Estranged Setting presents two sculptures in an immersive painted environment. The works, Bird Factory (2016) and Trawl (2015), depict shifting anatomies that embody the complexities of contemporary consumption, industrial fishing, and agriculture. In Bird Factory, poultry populate a structure whose appearance hovers between that of a chicken’s body and an industrial farming complex. Cartoonish at a glance, the work plays with pop representations of the animal as a façade for the darker nature of its life within the food production system.
October 31, 2016 - January 22, 2017
Our relationship to place is a strange one: why is it that a feeling or memory about a particular place or time can be more vivid than others? How do significant, and seemingly insignificant, moments lodge within our sense of self? Is it possible that a certain place or experience, no matter how small, can define part of who we are?
September 17 - December 18, 2016
Like the vernacular and provisional architectural expressions found in resource camps, or in the initial building stages of both urban and rural communities referenced in previous work by Cedric Bomford, this project takes early settler infrastructure as its foundation, in particular the eccentric buildings and machines that were built to perform a specific task, and which would subsequently be discarded once the task was complete.
September 17 - December 18, 2016
Working between London and Ljubljana, Jasmina Cibic is among a new generation of Slovenian artists whose practice, although acutely conscious of a specific national political, cultural, and artistic lineage, creates a very distinctive language of its own. Cibic’s films, sculptures, and performances focus on the mechanisms that assist in the creation of (trans)national myths, as well as how the authority that delegated them in the first place deals with these myths once their representative moments have lapsed. Esker Foundation is pleased to present several works of Cibic’s, including Tear Down and Rebuild (2015) and Show the Land In Which a Wide Space For National Progress Is Ensured (2015).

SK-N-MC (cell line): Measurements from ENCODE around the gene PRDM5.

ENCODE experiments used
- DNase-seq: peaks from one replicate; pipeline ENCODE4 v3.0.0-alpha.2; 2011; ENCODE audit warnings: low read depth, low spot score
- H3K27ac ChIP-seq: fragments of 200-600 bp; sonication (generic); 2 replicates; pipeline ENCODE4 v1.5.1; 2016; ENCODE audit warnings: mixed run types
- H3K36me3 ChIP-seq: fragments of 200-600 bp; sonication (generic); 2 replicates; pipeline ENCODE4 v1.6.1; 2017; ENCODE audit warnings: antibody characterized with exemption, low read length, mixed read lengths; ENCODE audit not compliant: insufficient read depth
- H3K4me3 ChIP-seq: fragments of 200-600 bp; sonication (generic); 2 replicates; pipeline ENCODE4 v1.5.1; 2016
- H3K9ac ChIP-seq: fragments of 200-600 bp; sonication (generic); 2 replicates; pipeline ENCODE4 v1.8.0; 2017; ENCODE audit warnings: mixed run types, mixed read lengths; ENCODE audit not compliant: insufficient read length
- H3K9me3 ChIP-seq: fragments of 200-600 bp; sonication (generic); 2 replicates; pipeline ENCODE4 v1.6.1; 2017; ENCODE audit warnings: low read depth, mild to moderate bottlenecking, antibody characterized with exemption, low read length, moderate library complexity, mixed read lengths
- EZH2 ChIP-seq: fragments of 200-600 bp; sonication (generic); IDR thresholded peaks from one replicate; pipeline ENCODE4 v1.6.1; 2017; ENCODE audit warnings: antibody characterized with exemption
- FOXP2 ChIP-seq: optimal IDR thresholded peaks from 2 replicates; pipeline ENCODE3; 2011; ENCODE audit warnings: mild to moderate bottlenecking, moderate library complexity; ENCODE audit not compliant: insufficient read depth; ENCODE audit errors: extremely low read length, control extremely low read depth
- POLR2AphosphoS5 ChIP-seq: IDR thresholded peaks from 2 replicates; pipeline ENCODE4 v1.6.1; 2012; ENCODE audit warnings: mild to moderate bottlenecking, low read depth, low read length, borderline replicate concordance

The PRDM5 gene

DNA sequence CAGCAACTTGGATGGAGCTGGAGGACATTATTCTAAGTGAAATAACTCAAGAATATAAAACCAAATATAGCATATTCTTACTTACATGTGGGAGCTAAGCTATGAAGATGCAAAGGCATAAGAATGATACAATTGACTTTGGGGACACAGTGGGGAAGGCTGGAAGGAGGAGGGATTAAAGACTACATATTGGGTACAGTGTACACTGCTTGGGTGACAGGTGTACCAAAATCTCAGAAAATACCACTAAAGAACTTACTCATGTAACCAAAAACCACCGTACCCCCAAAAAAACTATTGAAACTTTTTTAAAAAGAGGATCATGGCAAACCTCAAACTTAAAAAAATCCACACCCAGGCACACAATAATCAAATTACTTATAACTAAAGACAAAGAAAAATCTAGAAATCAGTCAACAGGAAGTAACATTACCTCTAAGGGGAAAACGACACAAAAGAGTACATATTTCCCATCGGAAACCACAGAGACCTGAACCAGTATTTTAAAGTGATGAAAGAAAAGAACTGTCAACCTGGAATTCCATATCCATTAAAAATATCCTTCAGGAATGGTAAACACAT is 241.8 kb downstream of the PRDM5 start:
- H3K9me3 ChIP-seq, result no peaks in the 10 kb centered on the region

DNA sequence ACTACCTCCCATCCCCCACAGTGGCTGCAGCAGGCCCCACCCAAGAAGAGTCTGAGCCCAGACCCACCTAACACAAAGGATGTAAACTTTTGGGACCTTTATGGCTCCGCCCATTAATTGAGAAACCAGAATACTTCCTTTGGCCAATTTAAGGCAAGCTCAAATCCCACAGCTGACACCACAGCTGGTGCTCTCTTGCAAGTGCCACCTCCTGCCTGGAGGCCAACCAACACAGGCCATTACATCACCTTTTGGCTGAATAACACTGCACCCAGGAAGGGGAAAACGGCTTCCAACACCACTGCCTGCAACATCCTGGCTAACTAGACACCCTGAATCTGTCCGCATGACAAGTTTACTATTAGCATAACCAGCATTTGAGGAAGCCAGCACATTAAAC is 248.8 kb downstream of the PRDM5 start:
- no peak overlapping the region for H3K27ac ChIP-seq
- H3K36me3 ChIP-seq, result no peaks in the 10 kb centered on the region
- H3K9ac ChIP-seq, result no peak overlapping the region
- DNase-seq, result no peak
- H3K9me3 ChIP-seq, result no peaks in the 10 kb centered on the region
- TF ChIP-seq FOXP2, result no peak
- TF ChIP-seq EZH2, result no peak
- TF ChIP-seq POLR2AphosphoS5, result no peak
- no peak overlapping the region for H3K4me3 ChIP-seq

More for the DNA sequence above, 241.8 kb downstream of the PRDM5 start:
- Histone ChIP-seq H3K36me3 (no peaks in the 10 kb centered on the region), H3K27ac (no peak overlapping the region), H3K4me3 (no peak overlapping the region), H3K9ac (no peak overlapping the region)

September 17 - December 18, 2016
For Larissa Fassler, observing, describing, and naming are strategies to make different realities visible, an approach she believes leads to a deeper understanding of a place, or that counters assumptions, blindness, or even refusals to see reality. For the past ten years, Fassler has been making map-drawing hybrids and objects of urban spaces that comfortably exist between models, sculptures, and relational actions. Her work is developed using a self-mapping exercise, walking, counting, and note taking, often charting the same territory multiple times, which generates a series of interpretations of the same space that differ in precision, dimensions, and proportions. These notations are then transcribed or modeled to activate each layer of architectural detail, advertising slogan, conversation, action, or census-like observations of highly complex public sites.
July 25 - October 23, 2016
Dandy Lines is an exhibition of cosmic country embroidery that references Western fashion through the cyclical, transformative theories of craftwork and animation. It revisits the histories of the decorative and brings to the surface tensions between labour and identity, the body and the psyche.